VNC vs. Microsoft NetMeeting's Shared Desktop

Wayne Throop throopw "at" sheol.org
Mon, 20 Aug 2001 08:33:35 +0000


::: I installed VNC because I thought it was the only free program out
::: there to remotely control my server.  I have the server on a Windows
::: NT4 Server, and the viewers on 2 PCs running Win98SE.  Then, I found
::: Microsoft NetMeeting's Shared Desktop.  I have compared the
::: performance of VNC with Microsoft NetMeeting's Shared Desktop, and I
::: have found the latter to be superior.  I get a better picture, a
::: lower latency, generally the same features of VNC, plus you can
::: issue a CTRL+ALT+DEL command to the server.  Before I do something I
::: would regret, what reasons are there for me not to stay with
::: NetMeeting, and uninstall VNC? 

: I don't use "unix/linux/solaris/max etc etc".
: My main concern is how to lower the latency.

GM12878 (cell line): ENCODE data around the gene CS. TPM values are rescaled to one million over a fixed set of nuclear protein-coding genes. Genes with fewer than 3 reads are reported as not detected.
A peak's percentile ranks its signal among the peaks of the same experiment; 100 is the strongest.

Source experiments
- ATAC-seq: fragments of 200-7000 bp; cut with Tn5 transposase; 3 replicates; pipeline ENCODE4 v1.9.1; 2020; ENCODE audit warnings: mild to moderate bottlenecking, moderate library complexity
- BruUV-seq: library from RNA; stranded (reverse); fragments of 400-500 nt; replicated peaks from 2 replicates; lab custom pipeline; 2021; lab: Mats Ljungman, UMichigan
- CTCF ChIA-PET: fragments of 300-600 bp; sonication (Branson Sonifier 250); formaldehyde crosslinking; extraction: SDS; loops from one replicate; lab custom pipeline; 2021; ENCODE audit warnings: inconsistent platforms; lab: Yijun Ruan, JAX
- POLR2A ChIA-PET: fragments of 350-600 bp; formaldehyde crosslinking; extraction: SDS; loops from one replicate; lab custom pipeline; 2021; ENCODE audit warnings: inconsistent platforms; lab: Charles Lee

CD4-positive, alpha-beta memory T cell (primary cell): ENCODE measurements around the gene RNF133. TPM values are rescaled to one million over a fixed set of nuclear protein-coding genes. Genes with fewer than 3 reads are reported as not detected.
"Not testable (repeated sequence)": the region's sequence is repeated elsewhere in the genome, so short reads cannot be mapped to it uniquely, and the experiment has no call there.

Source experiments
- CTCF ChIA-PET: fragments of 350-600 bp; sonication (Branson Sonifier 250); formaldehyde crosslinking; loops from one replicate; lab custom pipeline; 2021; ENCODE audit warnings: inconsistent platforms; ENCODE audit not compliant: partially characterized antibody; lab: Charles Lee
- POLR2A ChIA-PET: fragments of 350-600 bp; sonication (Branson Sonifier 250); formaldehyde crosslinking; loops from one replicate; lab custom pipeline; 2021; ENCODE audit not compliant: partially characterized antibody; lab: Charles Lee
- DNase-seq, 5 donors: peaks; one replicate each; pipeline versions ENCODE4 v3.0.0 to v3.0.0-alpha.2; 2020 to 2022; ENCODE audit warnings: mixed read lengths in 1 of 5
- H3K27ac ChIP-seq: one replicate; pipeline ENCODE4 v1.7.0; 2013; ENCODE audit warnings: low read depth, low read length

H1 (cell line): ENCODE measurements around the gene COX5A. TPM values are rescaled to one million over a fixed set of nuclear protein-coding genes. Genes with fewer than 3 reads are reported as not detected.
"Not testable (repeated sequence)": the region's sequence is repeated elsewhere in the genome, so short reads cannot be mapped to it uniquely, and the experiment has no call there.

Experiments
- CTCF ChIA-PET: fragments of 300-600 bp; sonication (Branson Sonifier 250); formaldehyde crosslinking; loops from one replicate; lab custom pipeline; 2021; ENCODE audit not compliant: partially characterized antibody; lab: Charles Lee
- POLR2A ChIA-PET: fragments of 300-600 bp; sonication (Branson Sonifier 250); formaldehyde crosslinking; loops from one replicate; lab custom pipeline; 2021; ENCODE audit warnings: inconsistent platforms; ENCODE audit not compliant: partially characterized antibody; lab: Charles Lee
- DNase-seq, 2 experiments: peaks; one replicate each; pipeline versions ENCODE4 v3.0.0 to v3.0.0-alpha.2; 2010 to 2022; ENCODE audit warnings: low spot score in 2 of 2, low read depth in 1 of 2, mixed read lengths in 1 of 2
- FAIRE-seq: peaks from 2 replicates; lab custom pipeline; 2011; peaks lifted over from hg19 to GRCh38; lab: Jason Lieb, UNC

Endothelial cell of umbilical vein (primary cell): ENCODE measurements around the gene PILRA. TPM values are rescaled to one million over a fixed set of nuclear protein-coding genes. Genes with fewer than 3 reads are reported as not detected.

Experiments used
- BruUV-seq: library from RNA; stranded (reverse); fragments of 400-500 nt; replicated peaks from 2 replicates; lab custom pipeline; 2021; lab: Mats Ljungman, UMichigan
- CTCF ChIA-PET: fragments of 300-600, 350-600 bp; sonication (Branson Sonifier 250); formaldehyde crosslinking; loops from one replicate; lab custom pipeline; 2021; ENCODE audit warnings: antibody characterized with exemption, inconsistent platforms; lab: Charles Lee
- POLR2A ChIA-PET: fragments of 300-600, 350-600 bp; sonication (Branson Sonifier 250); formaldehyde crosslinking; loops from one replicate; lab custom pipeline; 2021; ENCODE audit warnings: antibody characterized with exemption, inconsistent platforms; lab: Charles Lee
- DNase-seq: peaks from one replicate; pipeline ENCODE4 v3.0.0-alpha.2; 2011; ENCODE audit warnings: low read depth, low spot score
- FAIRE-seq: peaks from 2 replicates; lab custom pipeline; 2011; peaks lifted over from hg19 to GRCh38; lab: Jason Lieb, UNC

If latency is an *overriding* consideration, and you know you
will *never* need to access your NT server from (say) your palmtop
device, or a public internet kiosk, or other arbitrary location,
and if you know you don't care about how easy it is to access it
remotely through firewalls, then Netmeeting is clearly superior.

VNC makes engineering tradeoffs that benefit things you said you
don't care about, but which lots of people *do* care about.  Just
so you know what you are giving up, and what you get for what
you give up.  You get improved latency and fewer "screen artifacts",
and you give up interoperability, connection simplicity including
tunneling simplicity, and ubiquity (ie, the java client, and/or
the extreme attention to making the client lightweight).

Take me as a different example.  I need to interoperate linux, solaris, 
and MSwindows, and usually I'm accessing with quite long network latency,
such that latency of the protocol itself isn't much of an issue.  VNC is
just about the only app in this niche.  One could argue that various
X protocol freeware is also in this niche, but VNC has better response
to long latency, and reacts better to dropping and reconnecting.

Another user on the same lan as I, however, always is talking between
similarly configured windows 98 machines, and has extensive file
transfer requirements.  PC anywhere is what he uses, even though
VNC is available to him.

So it goes.


Wayne Throop   throopw "at" sheol.org
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